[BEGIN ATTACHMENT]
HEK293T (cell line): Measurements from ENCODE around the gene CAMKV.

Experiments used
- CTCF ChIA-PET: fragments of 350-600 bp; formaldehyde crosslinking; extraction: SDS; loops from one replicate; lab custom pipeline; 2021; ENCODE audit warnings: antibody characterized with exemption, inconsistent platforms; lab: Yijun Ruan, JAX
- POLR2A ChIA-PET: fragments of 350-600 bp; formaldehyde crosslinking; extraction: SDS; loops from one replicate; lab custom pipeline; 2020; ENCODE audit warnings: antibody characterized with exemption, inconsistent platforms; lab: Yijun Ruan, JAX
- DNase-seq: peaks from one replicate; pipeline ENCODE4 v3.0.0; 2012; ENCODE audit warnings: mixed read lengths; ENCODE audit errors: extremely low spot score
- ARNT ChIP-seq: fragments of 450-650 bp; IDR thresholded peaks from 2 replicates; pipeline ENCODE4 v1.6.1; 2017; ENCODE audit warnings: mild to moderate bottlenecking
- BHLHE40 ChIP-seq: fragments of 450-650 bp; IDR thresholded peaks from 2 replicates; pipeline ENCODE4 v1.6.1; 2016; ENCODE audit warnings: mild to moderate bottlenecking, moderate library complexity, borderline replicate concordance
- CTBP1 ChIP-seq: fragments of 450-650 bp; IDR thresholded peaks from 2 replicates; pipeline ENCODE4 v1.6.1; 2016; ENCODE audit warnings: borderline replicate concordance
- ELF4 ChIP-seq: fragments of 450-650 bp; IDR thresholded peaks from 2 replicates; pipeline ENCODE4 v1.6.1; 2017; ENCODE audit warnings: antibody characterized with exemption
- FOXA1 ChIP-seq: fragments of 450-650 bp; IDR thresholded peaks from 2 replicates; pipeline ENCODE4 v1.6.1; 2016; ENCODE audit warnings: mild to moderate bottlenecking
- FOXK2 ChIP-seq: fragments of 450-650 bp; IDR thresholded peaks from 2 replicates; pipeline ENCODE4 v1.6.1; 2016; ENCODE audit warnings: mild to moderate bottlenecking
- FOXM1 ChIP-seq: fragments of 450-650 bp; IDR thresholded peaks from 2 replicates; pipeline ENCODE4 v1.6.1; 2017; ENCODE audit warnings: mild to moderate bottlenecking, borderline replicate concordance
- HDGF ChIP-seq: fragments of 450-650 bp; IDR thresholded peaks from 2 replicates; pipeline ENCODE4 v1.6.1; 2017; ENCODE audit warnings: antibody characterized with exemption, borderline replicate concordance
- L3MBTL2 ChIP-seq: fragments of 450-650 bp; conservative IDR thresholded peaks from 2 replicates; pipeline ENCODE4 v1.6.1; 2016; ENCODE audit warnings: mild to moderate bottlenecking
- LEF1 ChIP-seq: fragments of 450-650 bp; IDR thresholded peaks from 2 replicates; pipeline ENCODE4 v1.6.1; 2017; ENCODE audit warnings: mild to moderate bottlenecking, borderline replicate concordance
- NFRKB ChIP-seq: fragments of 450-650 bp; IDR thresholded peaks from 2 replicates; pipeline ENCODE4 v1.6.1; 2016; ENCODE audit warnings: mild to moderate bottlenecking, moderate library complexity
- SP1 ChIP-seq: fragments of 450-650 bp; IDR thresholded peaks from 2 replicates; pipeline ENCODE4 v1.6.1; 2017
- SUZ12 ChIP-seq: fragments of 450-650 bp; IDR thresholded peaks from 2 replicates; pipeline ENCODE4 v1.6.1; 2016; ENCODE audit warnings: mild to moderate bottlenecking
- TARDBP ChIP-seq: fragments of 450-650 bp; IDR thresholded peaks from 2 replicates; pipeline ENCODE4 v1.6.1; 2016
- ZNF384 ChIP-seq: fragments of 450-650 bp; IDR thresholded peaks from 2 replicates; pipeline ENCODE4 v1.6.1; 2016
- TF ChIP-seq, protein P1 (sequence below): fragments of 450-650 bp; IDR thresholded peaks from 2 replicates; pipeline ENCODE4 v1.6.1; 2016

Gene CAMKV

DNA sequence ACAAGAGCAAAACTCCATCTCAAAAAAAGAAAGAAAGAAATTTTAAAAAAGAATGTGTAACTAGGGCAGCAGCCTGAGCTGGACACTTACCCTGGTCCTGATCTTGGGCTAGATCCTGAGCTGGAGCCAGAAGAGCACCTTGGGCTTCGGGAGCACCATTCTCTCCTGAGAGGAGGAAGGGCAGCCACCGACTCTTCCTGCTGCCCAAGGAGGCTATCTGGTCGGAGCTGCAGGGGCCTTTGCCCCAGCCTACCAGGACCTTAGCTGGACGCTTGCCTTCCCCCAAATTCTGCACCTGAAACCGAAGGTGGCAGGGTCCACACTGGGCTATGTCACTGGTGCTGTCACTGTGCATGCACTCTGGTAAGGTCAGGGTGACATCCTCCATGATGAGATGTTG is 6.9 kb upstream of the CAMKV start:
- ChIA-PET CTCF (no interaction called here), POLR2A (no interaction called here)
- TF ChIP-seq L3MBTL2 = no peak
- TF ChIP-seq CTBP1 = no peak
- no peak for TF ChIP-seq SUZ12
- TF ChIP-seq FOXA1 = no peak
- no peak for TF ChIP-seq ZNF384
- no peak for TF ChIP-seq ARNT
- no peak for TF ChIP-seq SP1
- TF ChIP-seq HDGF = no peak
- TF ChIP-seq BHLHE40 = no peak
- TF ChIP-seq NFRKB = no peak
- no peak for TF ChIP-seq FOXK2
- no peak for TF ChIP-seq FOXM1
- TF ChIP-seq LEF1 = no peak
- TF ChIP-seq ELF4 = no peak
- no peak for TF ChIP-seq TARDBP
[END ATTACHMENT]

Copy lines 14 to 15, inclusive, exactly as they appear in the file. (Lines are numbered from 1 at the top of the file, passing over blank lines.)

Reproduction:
- L3MBTL2 ChIP-seq: fragments of 450-650 bp; conservative IDR thresholded peaks from 2 replicates; pipeline ENCODE4 v1.6.1; 2016; ENCODE audit warnings: mild to moderate bottlenecking
- LEF1 ChIP-seq: fragments of 450-650 bp; IDR thresholded peaks from 2 replicates; pipeline ENCODE4 v1.6.1; 2017; ENCODE audit warnings: mild to moderate bottlenecking, borderline replicate concordance